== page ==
Lofoten’s legendary seasonal fishery

One of the world's largest seasonal fisheries takes place in Lofoten. From mid-February until the end of April, Lofoten is full of life. The Arctic cod migrates from the vast, nutritious areas of the Barents Sea in its millions, en route to the spawning grounds near Lofoten to continue the species.

2013-06-1912:04 Mariell Hagen

Commercial fishermen from the entire coast of Norway participate in this fishery. Join us and see if the fish are biting! Experience the atmosphere and the excitement out at the fishing grounds. One thing is certain; you won't be bored with the view while you are waiting for the fish to bite! You might see a flock of sea eagles waiting for some fresh food or the steep Lofoten Mountains that plunge straight down into Vestfjord.

Cod – from food to export commodity

The cod represents the long lines in the history of fishing in Norway and in the history of Norway. The cod fishery and the production of cod products represent stability and tradition, but also interaction between Norway and many other countries. There are several cod species, coastal cod and North Sea cod for instance, but we are talking here about by far the largest and most important stock, today and throughout history, the Northeast Arctic cod. Today we share this resource with Russia, on the basis of the ecology and extent of occurrence of the cod stock.

Every winter the Northeast Arctic cod sets off on a journey – to migrate – on an annual and dangerous journey when it reaches the age of six or seven. It is then an adult and has reached sexual maturity; ready to spawn for the first time and carry the cod stock forward. Not all the cod swim as far. Some of the stock spawns off the coast of West Finnmark and others as far south as the Trøndelag coast, off the coast of Møre and right down by Stad. But the majority have always headed towards Lofoten; a chain of large and smaller islands that juts out into the sea at the northern tip of Nordland County; firstly Hinnøya, then Austvågøya, Gimsøya, Vestvågøya, Flakstadøya, Moskenesøya, and farthest out, Værøy and Røst.

Since time immemorial, the majority of the spawning has taken place on the southern side of the islands, on the inner coast. Here, facing the wide expanses of the Vestfjorden, we have reason to believe that humans have exploited this natural phenomenon since far, far back in history and fished the spawning Arctic cod with primitive tools and small and flimsy vessels. Lofoten’s islands and mountains have provided a certain amount of protection against the weather and forces of nature in the Norwegian Sea on the outer coast and the rich and concentrated abundance of large spawning fish has given good opportunities to get acceptable catches.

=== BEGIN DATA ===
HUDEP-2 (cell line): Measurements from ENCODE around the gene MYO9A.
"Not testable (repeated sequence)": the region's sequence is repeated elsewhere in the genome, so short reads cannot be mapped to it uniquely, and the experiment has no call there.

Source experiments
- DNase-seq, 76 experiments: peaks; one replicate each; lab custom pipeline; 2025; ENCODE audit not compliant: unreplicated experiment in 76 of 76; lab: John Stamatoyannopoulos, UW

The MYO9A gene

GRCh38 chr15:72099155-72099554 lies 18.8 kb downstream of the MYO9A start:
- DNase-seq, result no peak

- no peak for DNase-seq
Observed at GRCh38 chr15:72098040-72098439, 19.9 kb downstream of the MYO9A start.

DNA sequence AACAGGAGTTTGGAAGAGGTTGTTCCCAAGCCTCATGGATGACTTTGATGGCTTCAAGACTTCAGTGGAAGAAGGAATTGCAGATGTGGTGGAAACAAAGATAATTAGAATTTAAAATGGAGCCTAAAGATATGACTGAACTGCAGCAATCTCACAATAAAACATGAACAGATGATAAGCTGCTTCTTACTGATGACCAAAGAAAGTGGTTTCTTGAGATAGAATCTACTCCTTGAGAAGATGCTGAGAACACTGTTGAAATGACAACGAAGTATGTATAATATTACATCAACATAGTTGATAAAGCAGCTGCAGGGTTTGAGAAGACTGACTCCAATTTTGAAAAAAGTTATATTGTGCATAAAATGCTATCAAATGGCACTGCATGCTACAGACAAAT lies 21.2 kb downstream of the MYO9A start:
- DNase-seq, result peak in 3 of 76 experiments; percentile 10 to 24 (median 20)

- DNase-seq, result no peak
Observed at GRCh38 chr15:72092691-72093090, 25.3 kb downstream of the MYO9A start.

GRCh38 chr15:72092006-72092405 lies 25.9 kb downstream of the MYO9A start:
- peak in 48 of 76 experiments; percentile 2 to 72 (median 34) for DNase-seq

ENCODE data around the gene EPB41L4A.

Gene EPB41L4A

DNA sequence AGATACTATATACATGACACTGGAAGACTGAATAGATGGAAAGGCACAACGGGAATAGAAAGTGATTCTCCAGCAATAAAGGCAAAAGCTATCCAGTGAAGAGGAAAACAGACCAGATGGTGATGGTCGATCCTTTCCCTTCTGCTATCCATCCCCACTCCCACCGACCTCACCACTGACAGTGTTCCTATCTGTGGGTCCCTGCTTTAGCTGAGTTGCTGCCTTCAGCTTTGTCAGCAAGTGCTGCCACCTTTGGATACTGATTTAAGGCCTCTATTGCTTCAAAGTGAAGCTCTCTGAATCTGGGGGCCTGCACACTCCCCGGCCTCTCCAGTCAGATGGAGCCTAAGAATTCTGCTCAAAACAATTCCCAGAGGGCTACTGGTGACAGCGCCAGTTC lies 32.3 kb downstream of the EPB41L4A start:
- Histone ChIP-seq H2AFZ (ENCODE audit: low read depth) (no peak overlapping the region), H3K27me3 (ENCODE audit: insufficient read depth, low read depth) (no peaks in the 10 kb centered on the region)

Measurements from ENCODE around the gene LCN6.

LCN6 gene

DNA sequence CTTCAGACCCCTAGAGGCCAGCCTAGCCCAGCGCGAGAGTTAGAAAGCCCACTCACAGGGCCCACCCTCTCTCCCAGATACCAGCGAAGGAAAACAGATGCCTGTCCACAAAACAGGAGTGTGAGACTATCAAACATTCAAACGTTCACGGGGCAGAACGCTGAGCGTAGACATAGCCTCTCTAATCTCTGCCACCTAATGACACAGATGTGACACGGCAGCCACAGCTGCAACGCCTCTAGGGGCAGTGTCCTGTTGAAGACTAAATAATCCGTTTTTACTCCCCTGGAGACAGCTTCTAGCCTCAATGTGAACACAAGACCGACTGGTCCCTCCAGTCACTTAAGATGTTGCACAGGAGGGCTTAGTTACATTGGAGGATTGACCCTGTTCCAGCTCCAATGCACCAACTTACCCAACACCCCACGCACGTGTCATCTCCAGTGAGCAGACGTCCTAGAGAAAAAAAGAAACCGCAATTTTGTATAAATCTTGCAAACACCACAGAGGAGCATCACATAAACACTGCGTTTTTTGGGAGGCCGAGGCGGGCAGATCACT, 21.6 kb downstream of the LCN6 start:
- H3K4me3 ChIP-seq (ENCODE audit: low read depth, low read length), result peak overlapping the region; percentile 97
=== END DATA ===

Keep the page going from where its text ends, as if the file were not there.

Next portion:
Each female cod spawns an enormous number of eggs, as many as four million, but the mortality rate is dramatic. Only a tiny number of individuals survive the first critical phase. And more dangers await; after hatching and when the food in the amniotic sac is used up, the extremely young cod juveniles must start to feed themselves as it floats northwards and eastwards in the Gulf Stream. This requires a concurrence with another natural phenomenon – in order to secure an acceptable year class of cod the spawning must be well timed in relation to the spring bloom of the zooplankton Calanus finmarchicus as it shall provide nutrition to the newly hatched cod juvenile.

Without doubt the most important nursery for the Northeast Arctic cod stock is the Barents Sea, much of which is in the Russian exclusive economic zone. The cod is a migratory stock. As a young cod it is attracted to the northern coast in search of capelin. This in turn provided the origins of the spring fishery in Finnmark. When the Northeast Arctic cod has reached sexual maturity it starts on its long migration from the Barents Sea to the Norwegian coast. The circle is complete and a new year class is born.

We have reason to believe that this fascinating natural drama has taken place more or less continually ever since the ice melted after the last Ice Age. Of course the size of the cod population has varied over time based on fluctuations in the spawning result and nutritional conditions in the sea, but the fundamental pattern has been stable. The technique of preserving the fish by drying it is in all likelihood also extremely old. There is normally a lot of wind that provides good drying conditions. It is not normally too cold, herby avoiding frost that damages the quality of the flesh. As a general rule it is not too hot either, which can spoil the fish and attract flies which come and lay their eggs on the fish.

Today we can be facing dramatic changes in Lofoten’s outstanding position in cod fishery and the production of stockfish of the most outstanding quality. If the scientific forecasts about fundamental changes of the global climate prove correct, this can be reflected in several ways. Changes in the sea temperature can lead to changes in the Arctic cod’s spawning grounds and weaken the actual seasonal fishery. Temperature changes can also weaken Lofoten’s status as one of the best places for production of stock fish of high quality. There are indications of such changes today, but it is uncertain whether these just represent natural variations within the long-term stable pattern or notice of more lasting change.